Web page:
'It's been an extraordinary week': Gatwick Airport boss speaks out on UK flights chaos
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"We have done a lot of work to look after our passengers as best we can,” he said. Gatwick Airport had operated normally until Monday afternoon, he said, when more than 1,500 flights to and from the UK were grounded following a fault with flight plan systems at National Air Traffic Services.
The fault has seen passengers stranded abroad and in this country, having to find alternative routes home. Some are unlikely to be able to get flights until next week as airlines struggle to recover from the air traffic control crisis.
But, Stewart said, it was an ‘extraordinarily rare’ incident and he was confident that the situation would not deter air travellers in future.
"The last time we had an outage with NATS was about a decade ago,” he said. “Clearly we would prefer this not to have happened. Independent reviews will look at this in detail and I’m sure everybody, including NATS, will agree that as a result of this work even more resilience has to be put into the NATS system.
"It was very disappointing what happened this week but I really don’t think this will deter travelling in the long term.” Airlines are still cancelling flights but the Gatwick boss said the airport had been operating normally since yesterday afternoon.
He spoke out as the airport announced its financial results for the first half of this year which showed the airport had seen a 41 per cent increase in passengers and a 45 per cent increase in revenue compared to the same time last year. Net profit for the period was £79.1 million, up 56 per cent.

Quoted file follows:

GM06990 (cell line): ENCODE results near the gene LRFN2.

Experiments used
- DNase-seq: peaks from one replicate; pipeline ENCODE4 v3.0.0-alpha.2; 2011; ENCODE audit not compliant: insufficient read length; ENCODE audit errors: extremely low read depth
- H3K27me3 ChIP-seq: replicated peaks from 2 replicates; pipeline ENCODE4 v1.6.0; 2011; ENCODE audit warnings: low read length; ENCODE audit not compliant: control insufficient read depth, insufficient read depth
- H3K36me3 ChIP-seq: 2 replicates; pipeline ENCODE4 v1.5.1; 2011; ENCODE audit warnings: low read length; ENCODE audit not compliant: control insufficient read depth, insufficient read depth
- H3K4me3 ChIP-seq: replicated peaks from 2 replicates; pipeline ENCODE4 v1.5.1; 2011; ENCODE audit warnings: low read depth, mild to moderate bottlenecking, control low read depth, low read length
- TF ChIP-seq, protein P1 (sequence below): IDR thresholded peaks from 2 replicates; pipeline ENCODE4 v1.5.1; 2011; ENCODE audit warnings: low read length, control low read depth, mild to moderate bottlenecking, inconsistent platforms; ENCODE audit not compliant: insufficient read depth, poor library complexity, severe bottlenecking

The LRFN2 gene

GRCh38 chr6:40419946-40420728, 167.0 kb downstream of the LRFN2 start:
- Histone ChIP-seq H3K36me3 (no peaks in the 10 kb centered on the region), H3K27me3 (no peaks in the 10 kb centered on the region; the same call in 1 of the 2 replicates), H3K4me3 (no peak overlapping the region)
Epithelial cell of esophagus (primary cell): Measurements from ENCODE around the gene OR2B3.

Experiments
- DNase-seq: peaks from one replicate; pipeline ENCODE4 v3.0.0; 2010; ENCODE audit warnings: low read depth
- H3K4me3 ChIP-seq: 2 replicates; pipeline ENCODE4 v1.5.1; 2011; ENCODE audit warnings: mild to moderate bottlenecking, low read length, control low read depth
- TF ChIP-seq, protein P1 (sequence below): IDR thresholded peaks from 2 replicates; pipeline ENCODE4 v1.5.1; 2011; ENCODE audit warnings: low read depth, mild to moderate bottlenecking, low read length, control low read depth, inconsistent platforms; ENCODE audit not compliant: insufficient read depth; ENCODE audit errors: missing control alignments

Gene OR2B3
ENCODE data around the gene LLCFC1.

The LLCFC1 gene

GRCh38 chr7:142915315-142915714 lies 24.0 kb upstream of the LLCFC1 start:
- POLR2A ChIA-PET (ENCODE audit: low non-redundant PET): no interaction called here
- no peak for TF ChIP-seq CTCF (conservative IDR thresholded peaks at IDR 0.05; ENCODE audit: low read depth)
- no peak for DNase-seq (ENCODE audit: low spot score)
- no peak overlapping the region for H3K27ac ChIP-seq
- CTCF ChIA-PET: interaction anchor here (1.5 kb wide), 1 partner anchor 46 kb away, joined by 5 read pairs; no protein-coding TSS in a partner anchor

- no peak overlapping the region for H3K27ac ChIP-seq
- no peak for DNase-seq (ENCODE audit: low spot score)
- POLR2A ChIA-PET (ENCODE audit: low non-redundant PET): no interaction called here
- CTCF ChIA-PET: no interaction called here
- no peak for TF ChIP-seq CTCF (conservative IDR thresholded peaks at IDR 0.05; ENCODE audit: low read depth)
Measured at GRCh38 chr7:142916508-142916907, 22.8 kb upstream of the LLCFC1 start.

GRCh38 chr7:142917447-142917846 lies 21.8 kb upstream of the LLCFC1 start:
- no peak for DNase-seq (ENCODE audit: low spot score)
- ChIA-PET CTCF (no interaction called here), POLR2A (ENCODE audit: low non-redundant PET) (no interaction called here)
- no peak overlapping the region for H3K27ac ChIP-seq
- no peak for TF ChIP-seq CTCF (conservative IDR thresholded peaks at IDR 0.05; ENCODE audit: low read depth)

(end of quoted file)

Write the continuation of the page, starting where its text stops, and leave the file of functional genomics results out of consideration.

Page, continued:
Meanwhile, Rob Bishton, joint-interim chief executive of the UK Civil Aviation Authority, said of the flight disruption: “We know there are many passengers overseas that are impacted by flight delays and cancellations which can be frustrating when wanting to get home after a trip abroad.
“The scale of the disruption has meant passengers have faced longer delays and in some cases are waiting several days for alternative flights, but airlines are working around the clock, putting on extra capacity to resolve the issue.
“If you are still waiting to come home, airlines have a responsibility to look after you while you wait. This means providing you with meals, refreshments and hotel accommodation. If airlines cannot do this, you can organise your own meals and accommodation then claim costs back.
“We are engaging with airlines and know that more flights are being provided, but in circumstances where this has not been possible due to the volume of passengers, consumers can book their own alternative air travel and claim the cost back from their airline.
"If you end up paying for things yourself or booking your own replacement flight or hotel, keep every receipt and make sure your claim is not excessive.”